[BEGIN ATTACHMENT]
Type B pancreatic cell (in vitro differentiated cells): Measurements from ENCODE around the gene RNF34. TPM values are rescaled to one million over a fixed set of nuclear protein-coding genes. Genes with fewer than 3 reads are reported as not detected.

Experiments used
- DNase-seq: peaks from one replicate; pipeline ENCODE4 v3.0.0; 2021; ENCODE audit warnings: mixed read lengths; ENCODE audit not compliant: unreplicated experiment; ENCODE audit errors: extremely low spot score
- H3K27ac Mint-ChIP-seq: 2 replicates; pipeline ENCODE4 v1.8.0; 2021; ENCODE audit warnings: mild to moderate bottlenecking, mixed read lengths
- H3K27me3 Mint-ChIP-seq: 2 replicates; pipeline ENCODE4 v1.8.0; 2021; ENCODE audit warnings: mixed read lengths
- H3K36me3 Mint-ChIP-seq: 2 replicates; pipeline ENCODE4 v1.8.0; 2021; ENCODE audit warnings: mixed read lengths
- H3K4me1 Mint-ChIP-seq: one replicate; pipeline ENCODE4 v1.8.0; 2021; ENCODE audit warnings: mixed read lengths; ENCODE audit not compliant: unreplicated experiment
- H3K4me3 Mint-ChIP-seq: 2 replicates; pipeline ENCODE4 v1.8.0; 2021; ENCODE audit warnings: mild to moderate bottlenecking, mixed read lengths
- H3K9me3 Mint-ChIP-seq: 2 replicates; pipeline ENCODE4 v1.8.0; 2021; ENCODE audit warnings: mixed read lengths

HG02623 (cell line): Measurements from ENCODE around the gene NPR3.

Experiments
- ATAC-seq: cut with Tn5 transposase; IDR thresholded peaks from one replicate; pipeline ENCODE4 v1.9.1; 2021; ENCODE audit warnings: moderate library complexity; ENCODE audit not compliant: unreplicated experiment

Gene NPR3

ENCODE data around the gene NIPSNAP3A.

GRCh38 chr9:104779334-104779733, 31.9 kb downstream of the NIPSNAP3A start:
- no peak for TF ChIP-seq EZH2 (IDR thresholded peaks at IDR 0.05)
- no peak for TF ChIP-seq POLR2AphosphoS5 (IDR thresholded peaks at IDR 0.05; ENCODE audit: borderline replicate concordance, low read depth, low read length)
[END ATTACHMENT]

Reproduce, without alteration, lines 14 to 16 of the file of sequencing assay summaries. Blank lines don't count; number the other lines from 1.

ENCODE data around the gene NIPSNAP3A.

GRCh38 chr9:104779334-104779733, 31.9 kb downstream of the NIPSNAP3A start:
- no peak for TF ChIP-seq EZH2 (IDR thresholded peaks at IDR 0.05)